I am not a person that is particularly fond of musicals and I loathe operas. It doesn't matter of I'm culturing myself with the "Barber of Seville" or "Madame Butterfly," I'm not going to become too engrossed in the stage production. I've seen both of the aforementioned operas and struggled to reach the curtain call. "The Phantom of the Opera" is and English Opera and I have to admit that there were rather arduous moments in the musical for me to endure. This isn't because "The Phantom of the Opera" is a bad musical; it is quite the opposite. It was difficult for me to sit completely through became I'm just not particularly fond of this style of film – the operatic musical. I did enjoy the majority of this beautifully shot and well told musical and had my ears been more welcoming of the brilliantly sung songs, I'm sure I would be raving about Joel Schumacher's "The Phantom of the Opera." It is a well done and engrossing film that is just not quite my cup of tea.
Warner Bros. presents "The Phantom of the Opera" to Blu-ray video with a nicely done VC-1/1080p widescreen transfer that is framed at roughly 2.40:1. Part of the splendor of "The Phantom of the Opera" lies in its impressive visuals and both the HD-DVD and Blu-ray boast impressive clarity and coloring. My favorite sequence, "Masquerade" features striking golds and metallic colors that absolutely shimmer on my high definition screen. Another particularly memorable scene involves snowfall and a red rose on the roof of the Paris Opera House. Some of the scenes that occur in the sewers of the Opera House are murky and muddied because of poor lighting and a fog, but this is an intended effect and detail and shadow detail are still surprisingly strong during these moments. When I had first purchased this film for HD-DVD on the launch day, this was my comparison piece between DVD, Upconverted DVD and HD-DVD. Every stop of my comparison showed significant improvement, but going from standard definition DVD to High Definition DVD is striking and impressive. This release is nearly identical to the older HD-DVD release and this very colorful and visually rich transfer shows how good a film can look in the world of High Def.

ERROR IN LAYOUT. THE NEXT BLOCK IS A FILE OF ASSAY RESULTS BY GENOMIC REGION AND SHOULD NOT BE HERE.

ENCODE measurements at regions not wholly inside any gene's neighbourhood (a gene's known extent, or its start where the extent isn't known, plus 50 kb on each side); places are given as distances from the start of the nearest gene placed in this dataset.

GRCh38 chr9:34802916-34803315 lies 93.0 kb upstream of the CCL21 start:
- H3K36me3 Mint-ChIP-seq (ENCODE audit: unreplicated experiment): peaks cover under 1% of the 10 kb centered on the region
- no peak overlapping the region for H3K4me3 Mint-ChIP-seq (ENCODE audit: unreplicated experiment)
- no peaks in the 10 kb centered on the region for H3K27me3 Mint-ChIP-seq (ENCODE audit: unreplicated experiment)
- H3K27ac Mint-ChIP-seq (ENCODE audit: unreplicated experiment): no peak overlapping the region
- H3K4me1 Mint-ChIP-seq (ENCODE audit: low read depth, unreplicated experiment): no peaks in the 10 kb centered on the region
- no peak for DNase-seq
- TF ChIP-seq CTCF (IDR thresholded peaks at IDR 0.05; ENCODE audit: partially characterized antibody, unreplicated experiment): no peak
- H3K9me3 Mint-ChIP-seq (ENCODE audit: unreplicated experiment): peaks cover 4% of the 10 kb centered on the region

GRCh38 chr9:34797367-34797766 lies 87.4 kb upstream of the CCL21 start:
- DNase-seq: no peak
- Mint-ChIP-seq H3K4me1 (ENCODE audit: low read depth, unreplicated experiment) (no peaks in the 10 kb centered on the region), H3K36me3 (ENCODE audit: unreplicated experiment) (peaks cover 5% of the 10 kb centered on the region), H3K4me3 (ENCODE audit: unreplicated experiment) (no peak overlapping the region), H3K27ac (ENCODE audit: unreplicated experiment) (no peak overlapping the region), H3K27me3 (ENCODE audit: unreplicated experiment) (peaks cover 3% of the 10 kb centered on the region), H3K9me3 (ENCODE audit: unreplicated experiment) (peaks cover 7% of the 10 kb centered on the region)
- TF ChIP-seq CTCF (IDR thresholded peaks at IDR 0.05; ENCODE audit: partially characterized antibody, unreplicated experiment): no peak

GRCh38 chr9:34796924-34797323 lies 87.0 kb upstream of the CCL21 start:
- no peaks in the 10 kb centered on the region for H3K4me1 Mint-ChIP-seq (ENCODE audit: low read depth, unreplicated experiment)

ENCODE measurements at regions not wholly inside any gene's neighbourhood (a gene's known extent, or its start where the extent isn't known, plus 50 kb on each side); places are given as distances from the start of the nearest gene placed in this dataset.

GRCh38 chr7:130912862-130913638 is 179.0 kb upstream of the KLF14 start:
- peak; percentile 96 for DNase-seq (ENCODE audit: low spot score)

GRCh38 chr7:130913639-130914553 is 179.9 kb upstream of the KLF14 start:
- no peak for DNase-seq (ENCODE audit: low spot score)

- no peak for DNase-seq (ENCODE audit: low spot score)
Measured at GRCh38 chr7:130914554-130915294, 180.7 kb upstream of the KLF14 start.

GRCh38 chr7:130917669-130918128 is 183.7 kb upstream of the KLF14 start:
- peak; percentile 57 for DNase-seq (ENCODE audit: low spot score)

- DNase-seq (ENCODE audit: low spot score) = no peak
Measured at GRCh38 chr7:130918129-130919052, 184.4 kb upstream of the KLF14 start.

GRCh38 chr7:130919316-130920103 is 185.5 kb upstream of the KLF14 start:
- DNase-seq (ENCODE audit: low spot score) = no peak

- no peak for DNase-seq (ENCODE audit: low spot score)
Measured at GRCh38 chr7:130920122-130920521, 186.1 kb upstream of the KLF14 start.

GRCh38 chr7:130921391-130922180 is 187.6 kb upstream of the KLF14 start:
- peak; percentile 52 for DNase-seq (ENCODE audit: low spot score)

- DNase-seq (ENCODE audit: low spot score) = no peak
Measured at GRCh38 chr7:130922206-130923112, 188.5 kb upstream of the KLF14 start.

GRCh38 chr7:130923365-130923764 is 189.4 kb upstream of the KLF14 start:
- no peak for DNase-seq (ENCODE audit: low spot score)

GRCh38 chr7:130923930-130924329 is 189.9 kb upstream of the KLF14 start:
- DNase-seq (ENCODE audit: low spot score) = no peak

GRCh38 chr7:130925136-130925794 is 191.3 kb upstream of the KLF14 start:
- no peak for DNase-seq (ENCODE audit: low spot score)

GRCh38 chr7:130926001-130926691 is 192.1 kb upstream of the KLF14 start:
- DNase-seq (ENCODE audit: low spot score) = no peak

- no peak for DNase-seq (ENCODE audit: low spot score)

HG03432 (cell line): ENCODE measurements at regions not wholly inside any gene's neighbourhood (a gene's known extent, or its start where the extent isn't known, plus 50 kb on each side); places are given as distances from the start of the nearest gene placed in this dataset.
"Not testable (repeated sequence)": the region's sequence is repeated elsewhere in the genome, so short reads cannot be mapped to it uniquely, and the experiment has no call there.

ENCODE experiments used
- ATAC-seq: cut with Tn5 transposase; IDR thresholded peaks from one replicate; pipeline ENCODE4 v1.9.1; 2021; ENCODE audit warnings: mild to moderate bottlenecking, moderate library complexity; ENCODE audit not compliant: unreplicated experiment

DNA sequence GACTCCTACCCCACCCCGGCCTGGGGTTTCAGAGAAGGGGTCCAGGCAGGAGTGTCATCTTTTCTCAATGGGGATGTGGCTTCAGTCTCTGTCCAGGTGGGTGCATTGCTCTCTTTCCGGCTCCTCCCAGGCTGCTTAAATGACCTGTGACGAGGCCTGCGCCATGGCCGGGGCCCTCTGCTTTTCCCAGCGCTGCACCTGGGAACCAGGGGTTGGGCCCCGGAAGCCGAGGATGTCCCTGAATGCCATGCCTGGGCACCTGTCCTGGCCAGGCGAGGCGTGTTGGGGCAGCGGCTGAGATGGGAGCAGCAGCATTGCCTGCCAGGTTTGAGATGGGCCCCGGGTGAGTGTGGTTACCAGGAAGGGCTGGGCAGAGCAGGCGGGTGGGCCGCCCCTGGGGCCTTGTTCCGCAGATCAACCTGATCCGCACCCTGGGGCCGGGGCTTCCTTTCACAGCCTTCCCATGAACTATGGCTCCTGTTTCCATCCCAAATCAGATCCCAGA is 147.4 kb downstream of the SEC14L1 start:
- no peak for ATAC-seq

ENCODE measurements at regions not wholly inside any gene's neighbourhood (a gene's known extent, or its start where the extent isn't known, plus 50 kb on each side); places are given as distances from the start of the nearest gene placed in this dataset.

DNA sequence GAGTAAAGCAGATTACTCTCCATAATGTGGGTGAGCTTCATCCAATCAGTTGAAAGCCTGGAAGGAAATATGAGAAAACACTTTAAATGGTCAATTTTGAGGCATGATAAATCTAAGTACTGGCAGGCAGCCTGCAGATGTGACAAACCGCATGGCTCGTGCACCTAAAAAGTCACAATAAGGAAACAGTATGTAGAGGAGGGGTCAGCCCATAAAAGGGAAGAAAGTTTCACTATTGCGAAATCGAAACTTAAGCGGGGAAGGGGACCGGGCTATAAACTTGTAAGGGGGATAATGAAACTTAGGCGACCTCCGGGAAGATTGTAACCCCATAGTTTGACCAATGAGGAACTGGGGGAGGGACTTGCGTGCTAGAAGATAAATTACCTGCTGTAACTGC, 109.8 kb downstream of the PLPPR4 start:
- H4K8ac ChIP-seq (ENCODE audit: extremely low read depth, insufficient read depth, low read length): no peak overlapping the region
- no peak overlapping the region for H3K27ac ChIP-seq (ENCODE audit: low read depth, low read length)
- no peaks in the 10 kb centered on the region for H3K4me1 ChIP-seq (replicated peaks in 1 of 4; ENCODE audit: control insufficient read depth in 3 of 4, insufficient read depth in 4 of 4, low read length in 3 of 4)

The primary draw of "The Phantom of the Opera" for its legions of followers and fans is the riveting musical score by Andrew Lloyd Webber. This is where I must sadly report that the Blu-ray release of "The Phantom of the Opera" falls behind the older HD-DVD release, as the impressive Dolby TrueHD soundtrack is completely absent from this release. The Blu-ray release does include a 640kbps English Dolby Digital 5.1 multi-channel surround mix that is quite good, but just can't compare to the next-generation TrueHD format. My two favorite songs "Masquerade" and "Phantom of the Opera" push the .1 LFE subwoofer channel and populate all speakers. The actors singing voices are nicely capture by the soundtrack and sound marvelous (An Interesting side note is that Minnie Driver is the only member of the principle cast that did not sing her own vocals). If you throw the TrueHD soundtrack of the HD-DVD out of the comparison, then "The Phantom of the Opera" stands as one of the better sounding releases from Warner Bros. on any of the next generation formats.